By Keith Norbury
The $10.7 billion Site C hydroelectric dam project in northeastern B.C. entered its third year of construction this summer with more than 3,000 workers on the job. They include more than 700 heavy equipment operators, more than 300 carpenters and scaffolders, about 75 ironworkers, and some 70 crane operators. Photos on the Site C website show dozens if not hundreds of gargantuan pieces of equipment moving earth and erecting structures on the site, which straddles the Peace River at Fort St. John. Many of the cranes, trucks and excavators had to be transported to Site C, along with materials to build the powerhouse, substation structure, and ATCO trailers for 1,600 units of workforce housing.
This summer Vancouver-based Apex Specialized Rigging & Moving delivered six 83-tonne transformers to a Site C substation. But those are tiny compared to the turbines and other components that are still to arrive. “Most of the big stuff is yet to come,” said John Brise, operations manager for Apex.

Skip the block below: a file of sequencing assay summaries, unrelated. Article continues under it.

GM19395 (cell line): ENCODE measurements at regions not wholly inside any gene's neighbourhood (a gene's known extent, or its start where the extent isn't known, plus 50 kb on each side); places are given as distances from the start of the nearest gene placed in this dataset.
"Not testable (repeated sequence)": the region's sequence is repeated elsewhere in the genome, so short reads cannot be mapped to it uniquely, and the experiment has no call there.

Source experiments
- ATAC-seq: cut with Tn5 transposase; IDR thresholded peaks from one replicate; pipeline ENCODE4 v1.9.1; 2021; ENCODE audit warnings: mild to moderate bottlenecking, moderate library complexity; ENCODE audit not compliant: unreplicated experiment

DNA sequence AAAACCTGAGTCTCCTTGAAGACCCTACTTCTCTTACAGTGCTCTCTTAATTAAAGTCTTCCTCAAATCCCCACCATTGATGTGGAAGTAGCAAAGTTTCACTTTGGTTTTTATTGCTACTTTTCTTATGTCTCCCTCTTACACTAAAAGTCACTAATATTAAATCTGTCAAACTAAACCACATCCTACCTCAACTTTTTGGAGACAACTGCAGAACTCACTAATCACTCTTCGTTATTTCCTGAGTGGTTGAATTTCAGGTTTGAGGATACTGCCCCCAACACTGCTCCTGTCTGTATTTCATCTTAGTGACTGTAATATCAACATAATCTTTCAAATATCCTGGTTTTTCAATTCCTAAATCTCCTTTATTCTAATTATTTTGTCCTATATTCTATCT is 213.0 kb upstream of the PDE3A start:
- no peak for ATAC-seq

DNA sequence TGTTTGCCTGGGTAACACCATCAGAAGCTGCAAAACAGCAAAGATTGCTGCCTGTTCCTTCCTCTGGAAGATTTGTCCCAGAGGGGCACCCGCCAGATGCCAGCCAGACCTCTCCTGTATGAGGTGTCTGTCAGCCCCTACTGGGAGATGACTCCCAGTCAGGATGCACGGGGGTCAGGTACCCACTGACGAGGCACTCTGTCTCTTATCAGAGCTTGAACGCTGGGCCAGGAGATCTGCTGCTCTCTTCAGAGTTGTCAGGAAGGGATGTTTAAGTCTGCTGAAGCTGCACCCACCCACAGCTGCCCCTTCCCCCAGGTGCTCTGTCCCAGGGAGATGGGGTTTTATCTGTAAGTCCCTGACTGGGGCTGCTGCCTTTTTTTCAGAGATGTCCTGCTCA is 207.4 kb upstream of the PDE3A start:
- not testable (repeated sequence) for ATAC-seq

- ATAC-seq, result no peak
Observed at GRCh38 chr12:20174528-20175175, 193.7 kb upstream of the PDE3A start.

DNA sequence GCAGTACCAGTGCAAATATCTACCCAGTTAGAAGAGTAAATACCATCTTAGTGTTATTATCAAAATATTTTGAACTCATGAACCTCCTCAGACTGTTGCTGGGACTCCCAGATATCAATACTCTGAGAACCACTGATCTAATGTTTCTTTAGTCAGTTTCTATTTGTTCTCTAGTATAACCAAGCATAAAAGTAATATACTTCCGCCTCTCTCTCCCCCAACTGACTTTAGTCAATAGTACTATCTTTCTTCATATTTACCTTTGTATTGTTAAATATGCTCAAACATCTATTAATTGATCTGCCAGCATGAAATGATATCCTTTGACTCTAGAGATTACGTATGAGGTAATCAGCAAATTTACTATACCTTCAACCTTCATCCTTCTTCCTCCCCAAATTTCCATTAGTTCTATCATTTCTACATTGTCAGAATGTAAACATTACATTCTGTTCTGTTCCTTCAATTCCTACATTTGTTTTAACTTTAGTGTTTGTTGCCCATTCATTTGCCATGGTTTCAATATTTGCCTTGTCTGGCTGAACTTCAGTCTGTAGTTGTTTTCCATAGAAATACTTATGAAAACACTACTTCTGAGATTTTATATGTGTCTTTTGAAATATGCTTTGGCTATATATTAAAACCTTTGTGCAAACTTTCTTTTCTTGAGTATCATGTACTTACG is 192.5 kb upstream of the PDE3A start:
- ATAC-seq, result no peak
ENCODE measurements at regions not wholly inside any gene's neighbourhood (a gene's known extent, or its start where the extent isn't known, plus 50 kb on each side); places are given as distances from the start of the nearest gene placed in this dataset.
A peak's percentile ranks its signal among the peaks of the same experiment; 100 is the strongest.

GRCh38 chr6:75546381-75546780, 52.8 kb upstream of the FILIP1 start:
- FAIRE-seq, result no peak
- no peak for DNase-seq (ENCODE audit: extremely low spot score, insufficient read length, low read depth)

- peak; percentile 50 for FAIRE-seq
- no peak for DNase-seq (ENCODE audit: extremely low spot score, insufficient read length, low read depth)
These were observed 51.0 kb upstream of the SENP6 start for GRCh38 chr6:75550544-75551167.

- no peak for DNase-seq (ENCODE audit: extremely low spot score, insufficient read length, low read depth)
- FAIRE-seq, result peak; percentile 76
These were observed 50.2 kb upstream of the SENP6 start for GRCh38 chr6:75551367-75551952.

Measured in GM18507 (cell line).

Site C construction started in the summer of 2015 and is scheduled for completion in 2024. The third dam and generating station on the Peace River, Site C will have a capacity of 1,100 megawatts and produce enough electricity to power 450,000 homes. B.C.’s provincial government, then with the Liberal party in power, approved the project in 2014. After the New Democrats gained power in 2016, they grudgingly agreed to continue with the Site C project. That was despite having campaigned against it in the May election and over the objections of the three-member Green party caucus with whom the NDP had forged a power-sharing agreement. But the B.C. Utilities Commission had issued a report warning that it would cost $4 billion to cancel the project and result in 10 per cent higher electricity bills.
A long time coming
Proposed as far back as the 1950s, Site C has in recent years generated a lot of controversy. That includes from environmentalists, First Nations, and farmers concerned that it would flood farmland and alienate traditional territories. Proponents have argued that it would produce clean power that doesn’t generate carbon emissions. B.C. Green Party leader Andrew Weaver, a University of Victoria climate scientist, used to support Site C for that reason.